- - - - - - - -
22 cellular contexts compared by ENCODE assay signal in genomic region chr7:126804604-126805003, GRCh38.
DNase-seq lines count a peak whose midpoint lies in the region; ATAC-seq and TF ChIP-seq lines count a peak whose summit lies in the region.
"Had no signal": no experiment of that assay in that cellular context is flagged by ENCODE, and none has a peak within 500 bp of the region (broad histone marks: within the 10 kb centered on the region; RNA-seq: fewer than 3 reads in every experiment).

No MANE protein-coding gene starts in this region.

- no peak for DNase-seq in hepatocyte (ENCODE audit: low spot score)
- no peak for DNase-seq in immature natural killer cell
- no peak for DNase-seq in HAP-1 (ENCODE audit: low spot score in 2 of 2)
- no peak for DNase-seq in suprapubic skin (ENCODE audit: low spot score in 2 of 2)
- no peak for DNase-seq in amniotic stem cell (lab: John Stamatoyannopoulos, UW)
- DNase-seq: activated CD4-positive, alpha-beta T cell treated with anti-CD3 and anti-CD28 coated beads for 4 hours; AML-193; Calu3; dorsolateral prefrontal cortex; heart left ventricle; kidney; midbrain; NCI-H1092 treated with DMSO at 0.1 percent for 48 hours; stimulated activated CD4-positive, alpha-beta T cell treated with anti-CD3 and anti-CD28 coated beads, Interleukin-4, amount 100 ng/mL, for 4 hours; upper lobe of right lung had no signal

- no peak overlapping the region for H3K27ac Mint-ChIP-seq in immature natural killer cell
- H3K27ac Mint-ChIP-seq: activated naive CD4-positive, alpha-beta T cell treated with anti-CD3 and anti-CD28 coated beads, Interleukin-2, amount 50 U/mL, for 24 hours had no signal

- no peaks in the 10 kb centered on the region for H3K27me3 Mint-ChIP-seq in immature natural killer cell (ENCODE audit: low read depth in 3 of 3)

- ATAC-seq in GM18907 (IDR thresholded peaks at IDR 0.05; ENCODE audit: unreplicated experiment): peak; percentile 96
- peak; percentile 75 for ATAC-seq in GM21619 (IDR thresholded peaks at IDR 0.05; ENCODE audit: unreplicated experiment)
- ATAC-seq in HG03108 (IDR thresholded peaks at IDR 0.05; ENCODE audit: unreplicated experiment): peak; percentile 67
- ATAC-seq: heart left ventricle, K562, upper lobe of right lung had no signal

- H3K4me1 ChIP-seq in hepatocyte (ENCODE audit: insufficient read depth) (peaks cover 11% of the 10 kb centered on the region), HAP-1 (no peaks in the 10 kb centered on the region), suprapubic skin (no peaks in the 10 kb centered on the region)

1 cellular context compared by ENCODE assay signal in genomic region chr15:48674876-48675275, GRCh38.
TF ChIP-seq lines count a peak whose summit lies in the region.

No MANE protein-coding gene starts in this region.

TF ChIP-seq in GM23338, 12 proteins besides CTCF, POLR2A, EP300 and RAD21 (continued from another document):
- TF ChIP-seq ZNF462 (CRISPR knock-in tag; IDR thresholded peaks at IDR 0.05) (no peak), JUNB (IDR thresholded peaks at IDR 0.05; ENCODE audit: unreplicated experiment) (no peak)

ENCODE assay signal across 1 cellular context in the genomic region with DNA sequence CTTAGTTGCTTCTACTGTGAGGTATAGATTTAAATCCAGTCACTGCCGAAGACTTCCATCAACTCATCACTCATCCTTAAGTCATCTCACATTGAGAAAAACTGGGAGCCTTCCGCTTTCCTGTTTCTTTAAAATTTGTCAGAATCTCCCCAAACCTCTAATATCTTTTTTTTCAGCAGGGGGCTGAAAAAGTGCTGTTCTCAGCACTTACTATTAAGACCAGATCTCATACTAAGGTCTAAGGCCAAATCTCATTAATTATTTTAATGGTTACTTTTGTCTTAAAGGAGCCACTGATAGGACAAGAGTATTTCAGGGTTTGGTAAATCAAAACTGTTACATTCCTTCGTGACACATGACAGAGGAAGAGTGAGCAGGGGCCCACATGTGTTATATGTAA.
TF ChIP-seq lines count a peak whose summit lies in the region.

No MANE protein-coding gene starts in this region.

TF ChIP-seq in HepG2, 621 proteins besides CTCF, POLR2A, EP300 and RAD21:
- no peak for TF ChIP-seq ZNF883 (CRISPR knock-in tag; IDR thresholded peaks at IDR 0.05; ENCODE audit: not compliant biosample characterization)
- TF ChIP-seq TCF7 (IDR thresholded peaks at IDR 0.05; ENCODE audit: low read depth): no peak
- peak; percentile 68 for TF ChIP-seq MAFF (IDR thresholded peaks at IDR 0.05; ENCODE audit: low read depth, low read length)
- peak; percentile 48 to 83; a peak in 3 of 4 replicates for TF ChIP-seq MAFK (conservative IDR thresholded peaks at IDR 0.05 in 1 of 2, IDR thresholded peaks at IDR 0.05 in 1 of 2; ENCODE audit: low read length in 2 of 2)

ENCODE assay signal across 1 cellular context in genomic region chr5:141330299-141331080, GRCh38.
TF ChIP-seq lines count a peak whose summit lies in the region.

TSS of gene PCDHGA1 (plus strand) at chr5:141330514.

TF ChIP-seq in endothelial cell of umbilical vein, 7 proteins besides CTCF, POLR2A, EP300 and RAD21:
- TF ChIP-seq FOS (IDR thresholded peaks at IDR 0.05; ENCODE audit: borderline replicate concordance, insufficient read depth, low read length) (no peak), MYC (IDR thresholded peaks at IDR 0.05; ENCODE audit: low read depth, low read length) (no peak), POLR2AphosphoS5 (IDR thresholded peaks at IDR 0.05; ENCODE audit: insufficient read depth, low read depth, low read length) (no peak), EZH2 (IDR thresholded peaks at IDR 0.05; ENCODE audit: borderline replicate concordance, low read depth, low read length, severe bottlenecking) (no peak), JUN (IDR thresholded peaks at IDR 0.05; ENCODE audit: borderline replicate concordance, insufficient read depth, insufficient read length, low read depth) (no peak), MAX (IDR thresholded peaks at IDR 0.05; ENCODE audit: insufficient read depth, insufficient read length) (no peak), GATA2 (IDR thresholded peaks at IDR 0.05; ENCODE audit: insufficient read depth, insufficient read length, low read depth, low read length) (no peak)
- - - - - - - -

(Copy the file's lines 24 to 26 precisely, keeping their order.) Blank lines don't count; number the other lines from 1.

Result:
ENCODE assay signal across 1 cellular context in the genomic region with DNA sequence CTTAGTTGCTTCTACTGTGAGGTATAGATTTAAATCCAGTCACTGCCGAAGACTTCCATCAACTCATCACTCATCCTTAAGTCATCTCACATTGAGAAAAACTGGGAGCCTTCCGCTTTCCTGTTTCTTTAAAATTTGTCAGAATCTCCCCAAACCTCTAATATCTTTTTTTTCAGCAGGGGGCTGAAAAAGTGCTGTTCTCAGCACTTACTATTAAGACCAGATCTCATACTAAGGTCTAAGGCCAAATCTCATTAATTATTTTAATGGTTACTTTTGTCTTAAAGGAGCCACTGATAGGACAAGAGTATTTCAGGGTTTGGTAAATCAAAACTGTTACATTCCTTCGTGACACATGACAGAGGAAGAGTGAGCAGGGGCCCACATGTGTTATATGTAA.
TF ChIP-seq lines count a peak whose summit lies in the region.

No MANE protein-coding gene starts in this region.